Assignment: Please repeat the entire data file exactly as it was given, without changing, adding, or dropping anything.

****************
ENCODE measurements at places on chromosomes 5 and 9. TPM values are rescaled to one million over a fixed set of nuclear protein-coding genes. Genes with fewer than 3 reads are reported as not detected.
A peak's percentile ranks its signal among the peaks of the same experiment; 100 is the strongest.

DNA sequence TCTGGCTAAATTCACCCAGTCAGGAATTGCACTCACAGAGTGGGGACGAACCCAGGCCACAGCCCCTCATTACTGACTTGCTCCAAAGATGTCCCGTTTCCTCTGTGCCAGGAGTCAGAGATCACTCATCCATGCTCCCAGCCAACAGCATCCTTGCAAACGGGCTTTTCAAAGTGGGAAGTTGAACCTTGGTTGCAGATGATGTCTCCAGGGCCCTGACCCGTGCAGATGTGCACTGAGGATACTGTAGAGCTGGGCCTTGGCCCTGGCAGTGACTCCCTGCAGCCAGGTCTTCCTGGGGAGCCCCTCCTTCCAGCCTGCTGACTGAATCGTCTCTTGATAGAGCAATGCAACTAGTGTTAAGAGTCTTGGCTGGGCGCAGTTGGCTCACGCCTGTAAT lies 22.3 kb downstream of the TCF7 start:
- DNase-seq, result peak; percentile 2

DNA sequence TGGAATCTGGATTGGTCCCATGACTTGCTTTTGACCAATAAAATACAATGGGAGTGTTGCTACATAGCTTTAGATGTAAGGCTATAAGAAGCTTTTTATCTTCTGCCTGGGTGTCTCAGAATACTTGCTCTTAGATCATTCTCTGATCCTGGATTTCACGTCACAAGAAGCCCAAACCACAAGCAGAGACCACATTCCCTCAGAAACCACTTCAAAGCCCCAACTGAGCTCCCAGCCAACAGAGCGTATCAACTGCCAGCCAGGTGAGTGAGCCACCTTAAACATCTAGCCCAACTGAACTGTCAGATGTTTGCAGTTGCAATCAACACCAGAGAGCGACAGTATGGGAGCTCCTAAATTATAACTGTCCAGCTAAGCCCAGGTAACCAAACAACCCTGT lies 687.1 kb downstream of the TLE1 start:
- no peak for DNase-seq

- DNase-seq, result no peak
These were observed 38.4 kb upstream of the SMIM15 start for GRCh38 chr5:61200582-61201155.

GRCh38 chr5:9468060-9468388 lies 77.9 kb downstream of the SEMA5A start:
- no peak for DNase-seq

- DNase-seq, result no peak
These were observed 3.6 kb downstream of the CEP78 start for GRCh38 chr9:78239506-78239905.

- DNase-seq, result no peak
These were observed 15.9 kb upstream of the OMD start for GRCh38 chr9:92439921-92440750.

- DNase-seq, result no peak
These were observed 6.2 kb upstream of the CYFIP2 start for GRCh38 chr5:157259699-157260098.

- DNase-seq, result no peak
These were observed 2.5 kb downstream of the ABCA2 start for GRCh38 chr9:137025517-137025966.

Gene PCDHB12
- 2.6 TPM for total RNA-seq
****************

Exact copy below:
ENCODE measurements at places on chromosomes 5 and 9. TPM values are rescaled to one million over a fixed set of nuclear protein-coding genes. Genes with fewer than 3 reads are reported as not detected.
A peak's percentile ranks its signal among the peaks of the same experiment; 100 is the strongest.

DNA sequence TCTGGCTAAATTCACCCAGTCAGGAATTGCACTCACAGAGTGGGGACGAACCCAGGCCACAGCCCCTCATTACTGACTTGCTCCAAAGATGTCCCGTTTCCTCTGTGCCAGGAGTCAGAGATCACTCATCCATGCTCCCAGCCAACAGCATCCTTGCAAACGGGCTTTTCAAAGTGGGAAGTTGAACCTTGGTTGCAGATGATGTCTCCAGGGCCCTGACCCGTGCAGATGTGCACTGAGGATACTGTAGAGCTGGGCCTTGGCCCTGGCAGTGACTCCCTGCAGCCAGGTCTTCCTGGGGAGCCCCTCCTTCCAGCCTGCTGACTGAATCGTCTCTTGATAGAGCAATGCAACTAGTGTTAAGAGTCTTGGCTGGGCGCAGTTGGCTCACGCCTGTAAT lies 22.3 kb downstream of the TCF7 start:
- DNase-seq, result peak; percentile 2

DNA sequence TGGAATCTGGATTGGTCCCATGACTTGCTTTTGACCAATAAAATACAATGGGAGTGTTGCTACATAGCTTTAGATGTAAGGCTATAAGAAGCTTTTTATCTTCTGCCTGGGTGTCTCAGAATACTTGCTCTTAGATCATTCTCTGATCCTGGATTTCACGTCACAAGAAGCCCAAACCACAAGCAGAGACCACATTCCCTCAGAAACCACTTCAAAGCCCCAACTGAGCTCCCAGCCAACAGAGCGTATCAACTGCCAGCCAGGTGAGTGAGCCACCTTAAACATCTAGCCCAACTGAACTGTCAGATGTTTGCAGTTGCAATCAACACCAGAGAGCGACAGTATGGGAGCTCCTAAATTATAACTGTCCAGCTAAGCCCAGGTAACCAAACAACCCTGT lies 687.1 kb downstream of the TLE1 start:
- no peak for DNase-seq

- DNase-seq, result no peak
These were observed 38.4 kb upstream of the SMIM15 start for GRCh38 chr5:61200582-61201155.

GRCh38 chr5:9468060-9468388 lies 77.9 kb downstream of the SEMA5A start:
- no peak for DNase-seq

- DNase-seq, result no peak
These were observed 3.6 kb downstream of the CEP78 start for GRCh38 chr9:78239506-78239905.

- DNase-seq, result no peak
These were observed 15.9 kb upstream of the OMD start for GRCh38 chr9:92439921-92440750.

- DNase-seq, result no peak
These were observed 6.2 kb upstream of the CYFIP2 start for GRCh38 chr5:157259699-157260098.

- DNase-seq, result no peak
These were observed 2.5 kb downstream of the ABCA2 start for GRCh38 chr9:137025517-137025966.

Gene PCDHB12
- 2.6 TPM for total RNA-seq